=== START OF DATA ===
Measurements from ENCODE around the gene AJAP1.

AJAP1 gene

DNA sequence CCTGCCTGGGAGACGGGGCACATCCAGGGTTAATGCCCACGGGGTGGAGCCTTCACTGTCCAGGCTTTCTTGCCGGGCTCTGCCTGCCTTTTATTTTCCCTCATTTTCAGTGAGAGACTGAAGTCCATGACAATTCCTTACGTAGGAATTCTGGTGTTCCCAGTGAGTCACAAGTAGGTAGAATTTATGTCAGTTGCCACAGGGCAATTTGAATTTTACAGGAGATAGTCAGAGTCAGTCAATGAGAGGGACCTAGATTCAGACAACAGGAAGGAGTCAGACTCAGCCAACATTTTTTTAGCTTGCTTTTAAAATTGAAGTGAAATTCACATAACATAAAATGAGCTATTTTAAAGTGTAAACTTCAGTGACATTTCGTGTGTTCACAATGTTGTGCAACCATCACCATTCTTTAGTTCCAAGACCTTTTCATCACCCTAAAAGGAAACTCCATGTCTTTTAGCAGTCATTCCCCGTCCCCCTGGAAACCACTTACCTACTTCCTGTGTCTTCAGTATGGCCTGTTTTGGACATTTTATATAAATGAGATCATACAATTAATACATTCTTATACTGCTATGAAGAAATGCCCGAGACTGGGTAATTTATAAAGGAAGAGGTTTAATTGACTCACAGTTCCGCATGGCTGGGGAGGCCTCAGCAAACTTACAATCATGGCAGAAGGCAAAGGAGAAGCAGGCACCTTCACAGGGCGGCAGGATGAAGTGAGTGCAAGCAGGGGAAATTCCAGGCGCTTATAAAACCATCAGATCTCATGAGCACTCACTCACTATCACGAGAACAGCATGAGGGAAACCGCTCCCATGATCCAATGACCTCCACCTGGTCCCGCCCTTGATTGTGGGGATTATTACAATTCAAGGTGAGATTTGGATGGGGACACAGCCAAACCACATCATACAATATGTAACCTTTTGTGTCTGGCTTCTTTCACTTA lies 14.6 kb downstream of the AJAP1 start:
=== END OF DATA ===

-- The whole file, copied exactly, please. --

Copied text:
Measurements from ENCODE around the gene AJAP1.

AJAP1 gene

DNA sequence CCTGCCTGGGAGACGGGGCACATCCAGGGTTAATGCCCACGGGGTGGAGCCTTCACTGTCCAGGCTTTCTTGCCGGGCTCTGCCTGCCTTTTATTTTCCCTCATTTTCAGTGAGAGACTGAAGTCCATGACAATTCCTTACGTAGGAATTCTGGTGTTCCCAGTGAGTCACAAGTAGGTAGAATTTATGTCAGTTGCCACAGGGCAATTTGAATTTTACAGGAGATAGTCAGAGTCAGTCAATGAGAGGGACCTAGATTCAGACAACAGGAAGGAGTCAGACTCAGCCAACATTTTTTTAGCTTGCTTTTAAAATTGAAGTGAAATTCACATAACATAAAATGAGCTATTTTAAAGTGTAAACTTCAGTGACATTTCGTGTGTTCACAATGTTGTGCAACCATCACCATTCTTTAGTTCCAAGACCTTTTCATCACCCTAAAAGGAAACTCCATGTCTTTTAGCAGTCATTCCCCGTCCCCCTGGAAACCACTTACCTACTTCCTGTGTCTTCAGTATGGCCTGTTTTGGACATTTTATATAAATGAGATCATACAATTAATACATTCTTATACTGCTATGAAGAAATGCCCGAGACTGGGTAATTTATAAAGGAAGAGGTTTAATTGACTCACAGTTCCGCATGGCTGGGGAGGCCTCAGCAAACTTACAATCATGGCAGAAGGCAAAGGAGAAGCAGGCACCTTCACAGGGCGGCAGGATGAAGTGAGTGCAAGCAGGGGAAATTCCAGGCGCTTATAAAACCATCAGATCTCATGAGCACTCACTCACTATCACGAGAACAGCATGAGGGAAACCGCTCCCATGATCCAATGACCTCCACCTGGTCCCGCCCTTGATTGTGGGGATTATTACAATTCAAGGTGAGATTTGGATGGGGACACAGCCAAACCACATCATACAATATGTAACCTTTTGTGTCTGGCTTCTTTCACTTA lies 14.6 kb downstream of the AJAP1 start: